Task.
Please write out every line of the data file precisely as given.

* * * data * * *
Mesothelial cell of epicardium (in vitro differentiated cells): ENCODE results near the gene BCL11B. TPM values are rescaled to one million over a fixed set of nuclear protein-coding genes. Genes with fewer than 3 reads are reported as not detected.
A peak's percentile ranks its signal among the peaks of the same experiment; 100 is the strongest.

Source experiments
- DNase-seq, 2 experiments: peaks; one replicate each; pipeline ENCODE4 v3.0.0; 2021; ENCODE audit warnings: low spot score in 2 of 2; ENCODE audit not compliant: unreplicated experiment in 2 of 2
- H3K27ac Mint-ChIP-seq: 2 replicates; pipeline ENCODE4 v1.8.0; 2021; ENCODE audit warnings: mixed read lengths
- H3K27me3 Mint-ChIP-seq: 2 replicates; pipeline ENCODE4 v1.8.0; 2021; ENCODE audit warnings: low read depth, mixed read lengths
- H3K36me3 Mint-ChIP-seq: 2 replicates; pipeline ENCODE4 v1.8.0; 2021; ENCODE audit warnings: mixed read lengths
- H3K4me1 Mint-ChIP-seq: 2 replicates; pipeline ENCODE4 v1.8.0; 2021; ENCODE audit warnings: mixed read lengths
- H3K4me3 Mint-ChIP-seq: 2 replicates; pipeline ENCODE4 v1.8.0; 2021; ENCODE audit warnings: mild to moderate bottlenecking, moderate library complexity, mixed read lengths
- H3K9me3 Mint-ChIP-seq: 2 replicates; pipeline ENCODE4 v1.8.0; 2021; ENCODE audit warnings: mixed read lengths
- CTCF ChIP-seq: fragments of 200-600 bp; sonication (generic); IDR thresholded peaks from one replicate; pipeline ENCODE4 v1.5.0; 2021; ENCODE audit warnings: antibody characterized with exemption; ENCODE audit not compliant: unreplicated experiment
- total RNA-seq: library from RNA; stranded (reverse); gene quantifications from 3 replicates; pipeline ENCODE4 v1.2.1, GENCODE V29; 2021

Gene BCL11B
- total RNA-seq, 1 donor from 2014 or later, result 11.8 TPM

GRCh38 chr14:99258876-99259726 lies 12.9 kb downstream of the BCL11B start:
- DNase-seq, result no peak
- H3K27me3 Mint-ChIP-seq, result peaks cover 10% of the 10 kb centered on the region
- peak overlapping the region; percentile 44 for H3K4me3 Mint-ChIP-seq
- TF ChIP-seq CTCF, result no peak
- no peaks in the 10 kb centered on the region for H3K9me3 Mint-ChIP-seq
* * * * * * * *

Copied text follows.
Mesothelial cell of epicardium (in vitro differentiated cells): ENCODE results near the gene BCL11B. TPM values are rescaled to one million over a fixed set of nuclear protein-coding genes. Genes with fewer than 3 reads are reported as not detected.
A peak's percentile ranks its signal among the peaks of the same experiment; 100 is the strongest.

Source experiments
- DNase-seq, 2 experiments: peaks; one replicate each; pipeline ENCODE4 v3.0.0; 2021; ENCODE audit warnings: low spot score in 2 of 2; ENCODE audit not compliant: unreplicated experiment in 2 of 2
- H3K27ac Mint-ChIP-seq: 2 replicates; pipeline ENCODE4 v1.8.0; 2021; ENCODE audit warnings: mixed read lengths
- H3K27me3 Mint-ChIP-seq: 2 replicates; pipeline ENCODE4 v1.8.0; 2021; ENCODE audit warnings: low read depth, mixed read lengths
- H3K36me3 Mint-ChIP-seq: 2 replicates; pipeline ENCODE4 v1.8.0; 2021; ENCODE audit warnings: mixed read lengths
- H3K4me1 Mint-ChIP-seq: 2 replicates; pipeline ENCODE4 v1.8.0; 2021; ENCODE audit warnings: mixed read lengths
- H3K4me3 Mint-ChIP-seq: 2 replicates; pipeline ENCODE4 v1.8.0; 2021; ENCODE audit warnings: mild to moderate bottlenecking, moderate library complexity, mixed read lengths
- H3K9me3 Mint-ChIP-seq: 2 replicates; pipeline ENCODE4 v1.8.0; 2021; ENCODE audit warnings: mixed read lengths
- CTCF ChIP-seq: fragments of 200-600 bp; sonication (generic); IDR thresholded peaks from one replicate; pipeline ENCODE4 v1.5.0; 2021; ENCODE audit warnings: antibody characterized with exemption; ENCODE audit not compliant: unreplicated experiment
- total RNA-seq: library from RNA; stranded (reverse); gene quantifications from 3 replicates; pipeline ENCODE4 v1.2.1, GENCODE V29; 2021

Gene BCL11B
- total RNA-seq, 1 donor from 2014 or later, result 11.8 TPM

GRCh38 chr14:99258876-99259726 lies 12.9 kb downstream of the BCL11B start:
- DNase-seq, result no peak
- H3K27me3 Mint-ChIP-seq, result peaks cover 10% of the 10 kb centered on the region
- peak overlapping the region; percentile 44 for H3K4me3 Mint-ChIP-seq
- TF ChIP-seq CTCF, result no peak
- no peaks in the 10 kb centered on the region for H3K9me3 Mint-ChIP-seq